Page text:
From the moon to Kansas to Sotheby’s: a $2 million bag?

From the moon to Kansas to Sotheby’s: a $2 million bag?

This is the Rembrandt hanging on a garage sale, shares of Apple Inc. found in the grandmother’s office.

What about some ideas of moon dust? The real trick. Vintage Apollo 11. Neil Armstrong, 1969.

What could have been a monumental opportunity for the man who transformed a planetarium in Hutchinson, Kansas., Into a world-class museum space (and then served two years of federal time to sell some of his artifacts), or himself Cosmosphere Center and Space, instead belongs to a rock-love lawyer who got lucky with a very neglected online auction for $ 995.

Although NASA never wanted lunar rocks or dust from the surface of the moon exchanged in the open market, the memory space botched stories that a generation ago, have somehow lost a price.

Later, the lawyer fought against the sacking of the person from NASA confirmed with pieces of real moon.

This summer, the sales agency with the golden will auction of Sotheby’s “Lunar Samples Return Bag” – an Apollo 11 case still inlays dust from the moon and rocks in its fabric – for the offering. The auction house plans to go north of $ 2 million for Moonshot relic.

The first lunar walker Armstrong tucked the briefcase into a pocket of his spacesuit after taking samples of the surface after his “leap for humanity”.

The scientists back on their home planet would study the dust had been hidden. However, the agency could land a man on the moon could not keep something that was used during the trip.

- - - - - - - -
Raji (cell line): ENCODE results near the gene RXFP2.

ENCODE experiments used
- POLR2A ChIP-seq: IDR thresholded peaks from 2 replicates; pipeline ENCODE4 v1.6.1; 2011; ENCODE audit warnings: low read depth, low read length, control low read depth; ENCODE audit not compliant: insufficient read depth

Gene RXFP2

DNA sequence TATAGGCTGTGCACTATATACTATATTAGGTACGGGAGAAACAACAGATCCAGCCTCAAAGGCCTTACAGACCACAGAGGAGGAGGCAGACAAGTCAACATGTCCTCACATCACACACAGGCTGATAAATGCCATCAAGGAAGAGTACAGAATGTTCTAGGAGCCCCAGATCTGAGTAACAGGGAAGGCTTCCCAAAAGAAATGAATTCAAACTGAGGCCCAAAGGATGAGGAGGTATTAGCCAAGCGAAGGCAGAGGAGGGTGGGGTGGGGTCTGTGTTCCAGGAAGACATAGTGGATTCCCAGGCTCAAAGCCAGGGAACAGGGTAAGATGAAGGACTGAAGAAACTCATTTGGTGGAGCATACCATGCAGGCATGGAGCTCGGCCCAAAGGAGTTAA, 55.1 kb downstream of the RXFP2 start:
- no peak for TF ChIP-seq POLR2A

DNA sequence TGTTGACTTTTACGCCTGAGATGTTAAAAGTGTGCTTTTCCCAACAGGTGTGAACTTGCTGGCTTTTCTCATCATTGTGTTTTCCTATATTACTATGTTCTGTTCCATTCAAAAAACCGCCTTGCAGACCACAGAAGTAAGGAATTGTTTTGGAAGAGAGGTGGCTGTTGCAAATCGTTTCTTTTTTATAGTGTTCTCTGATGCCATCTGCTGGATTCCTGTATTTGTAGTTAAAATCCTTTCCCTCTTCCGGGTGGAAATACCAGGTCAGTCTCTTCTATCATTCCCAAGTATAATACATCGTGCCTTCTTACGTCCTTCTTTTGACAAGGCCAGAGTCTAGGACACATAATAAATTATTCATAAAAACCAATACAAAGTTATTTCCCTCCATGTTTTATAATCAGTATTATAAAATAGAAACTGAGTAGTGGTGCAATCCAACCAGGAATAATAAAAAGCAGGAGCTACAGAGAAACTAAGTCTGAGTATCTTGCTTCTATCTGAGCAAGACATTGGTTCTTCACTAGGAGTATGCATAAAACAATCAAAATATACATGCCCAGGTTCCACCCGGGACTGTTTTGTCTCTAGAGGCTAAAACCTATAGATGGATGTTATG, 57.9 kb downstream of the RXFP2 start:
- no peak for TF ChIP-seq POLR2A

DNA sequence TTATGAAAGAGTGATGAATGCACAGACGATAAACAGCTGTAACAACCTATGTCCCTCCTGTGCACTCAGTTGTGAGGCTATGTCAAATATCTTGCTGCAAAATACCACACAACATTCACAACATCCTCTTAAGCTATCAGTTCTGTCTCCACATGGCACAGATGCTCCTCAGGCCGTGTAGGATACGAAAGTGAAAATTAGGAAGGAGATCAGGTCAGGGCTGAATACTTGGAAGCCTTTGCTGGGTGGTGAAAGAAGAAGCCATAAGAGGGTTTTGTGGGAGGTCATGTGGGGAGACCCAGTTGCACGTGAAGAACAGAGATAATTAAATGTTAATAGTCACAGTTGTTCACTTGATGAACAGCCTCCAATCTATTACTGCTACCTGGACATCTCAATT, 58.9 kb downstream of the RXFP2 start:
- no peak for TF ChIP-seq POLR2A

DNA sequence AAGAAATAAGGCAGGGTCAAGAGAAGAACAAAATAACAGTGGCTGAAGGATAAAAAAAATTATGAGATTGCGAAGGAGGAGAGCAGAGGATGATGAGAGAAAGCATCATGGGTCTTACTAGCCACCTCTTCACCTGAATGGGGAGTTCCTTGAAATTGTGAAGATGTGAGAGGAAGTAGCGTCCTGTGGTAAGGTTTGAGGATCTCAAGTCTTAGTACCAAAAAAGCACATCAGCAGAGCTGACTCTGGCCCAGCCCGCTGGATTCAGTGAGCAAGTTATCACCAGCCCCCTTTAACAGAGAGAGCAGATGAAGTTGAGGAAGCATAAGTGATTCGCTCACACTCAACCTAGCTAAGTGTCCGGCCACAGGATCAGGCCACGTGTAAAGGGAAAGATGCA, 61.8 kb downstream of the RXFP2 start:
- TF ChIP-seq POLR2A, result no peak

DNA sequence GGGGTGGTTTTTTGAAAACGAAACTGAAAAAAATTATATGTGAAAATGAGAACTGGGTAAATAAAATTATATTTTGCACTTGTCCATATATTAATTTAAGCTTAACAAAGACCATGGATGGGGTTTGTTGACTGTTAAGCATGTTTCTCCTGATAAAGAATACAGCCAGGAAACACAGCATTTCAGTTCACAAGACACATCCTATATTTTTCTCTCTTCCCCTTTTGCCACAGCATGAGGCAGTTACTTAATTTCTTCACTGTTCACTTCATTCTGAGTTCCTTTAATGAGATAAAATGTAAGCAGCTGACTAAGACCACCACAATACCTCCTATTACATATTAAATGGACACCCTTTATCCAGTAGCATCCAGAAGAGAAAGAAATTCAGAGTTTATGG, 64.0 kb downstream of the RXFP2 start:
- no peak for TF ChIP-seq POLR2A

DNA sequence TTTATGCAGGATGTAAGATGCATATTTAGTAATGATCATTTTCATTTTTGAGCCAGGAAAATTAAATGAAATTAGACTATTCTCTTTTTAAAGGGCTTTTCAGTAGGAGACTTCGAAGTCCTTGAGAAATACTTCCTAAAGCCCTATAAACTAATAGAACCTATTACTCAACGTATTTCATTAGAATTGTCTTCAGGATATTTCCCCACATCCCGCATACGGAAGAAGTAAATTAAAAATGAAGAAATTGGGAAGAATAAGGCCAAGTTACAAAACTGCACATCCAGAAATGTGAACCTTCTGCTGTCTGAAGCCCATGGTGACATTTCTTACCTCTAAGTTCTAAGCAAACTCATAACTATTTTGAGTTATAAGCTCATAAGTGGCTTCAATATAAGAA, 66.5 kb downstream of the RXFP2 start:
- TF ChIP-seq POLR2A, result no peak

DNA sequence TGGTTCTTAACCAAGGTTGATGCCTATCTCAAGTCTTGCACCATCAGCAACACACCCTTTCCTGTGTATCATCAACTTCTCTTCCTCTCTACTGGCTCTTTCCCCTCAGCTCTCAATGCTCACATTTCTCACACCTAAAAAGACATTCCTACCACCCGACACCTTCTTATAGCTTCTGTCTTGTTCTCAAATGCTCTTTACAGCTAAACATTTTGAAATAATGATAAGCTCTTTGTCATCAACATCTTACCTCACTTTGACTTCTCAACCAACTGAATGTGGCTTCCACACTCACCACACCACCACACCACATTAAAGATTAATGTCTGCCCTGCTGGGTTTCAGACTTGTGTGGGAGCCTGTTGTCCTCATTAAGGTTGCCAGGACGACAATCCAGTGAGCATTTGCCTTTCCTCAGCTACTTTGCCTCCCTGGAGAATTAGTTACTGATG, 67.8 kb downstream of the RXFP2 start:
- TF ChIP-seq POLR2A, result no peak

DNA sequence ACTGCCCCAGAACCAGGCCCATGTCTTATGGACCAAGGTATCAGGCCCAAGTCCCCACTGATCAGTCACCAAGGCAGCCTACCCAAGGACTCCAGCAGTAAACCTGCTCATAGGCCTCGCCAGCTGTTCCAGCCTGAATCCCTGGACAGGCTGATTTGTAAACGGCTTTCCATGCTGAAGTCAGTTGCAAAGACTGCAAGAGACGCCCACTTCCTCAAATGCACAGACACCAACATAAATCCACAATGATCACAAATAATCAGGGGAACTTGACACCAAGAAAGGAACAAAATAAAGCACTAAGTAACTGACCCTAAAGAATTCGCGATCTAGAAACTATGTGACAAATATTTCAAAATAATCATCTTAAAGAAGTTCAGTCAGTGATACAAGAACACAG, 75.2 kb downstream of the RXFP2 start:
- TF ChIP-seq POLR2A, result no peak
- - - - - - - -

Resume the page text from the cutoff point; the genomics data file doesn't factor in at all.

The zipper bag would eventually be discarded with other Apollo detritus, Cosmosphere direction the basement and would land in its former garage director.

When the museum manager, Max Ary was later convicted of selling Cosmosphere goods and carrying the product, most of his memorable items were captured, stored for a decade and then sold to pay his fines and restitution to the Cosmosphere .

Two years ago, the US Marshals Service put the bag in the auction with a launch key for a Soviet Soyuz T-14 spacecraft and a headrest for an Apollo command module. Nancy Lee Carlson, a real estate lawyer Inverness, Ill., The ripped on a whim.

She was the only bidder, probably because there was no indication that this was a dust from the moon or flew the first mission to touch the satellite of the original inhabited Earth.

Only after she was sent to Johnson Space Center in Houston to authenticate the actual value of the object is certified. After NASA confirmed that the Apollo 11 wine bag, he refused to return the wallet to Carlson. NASA has argued that he had never intended to give the artifact, and the space agency did not let go.

So he went on. In December, the J. Thomas Marten in Wichita district judge ruled that although the commission service sale was a mistake, the government had no power to reverse the purchase. It was hers.

In February, Carlson took security guards in Houston to remove the bag and held the other Sotheby auction – this one with the true value of the transparent pouch.

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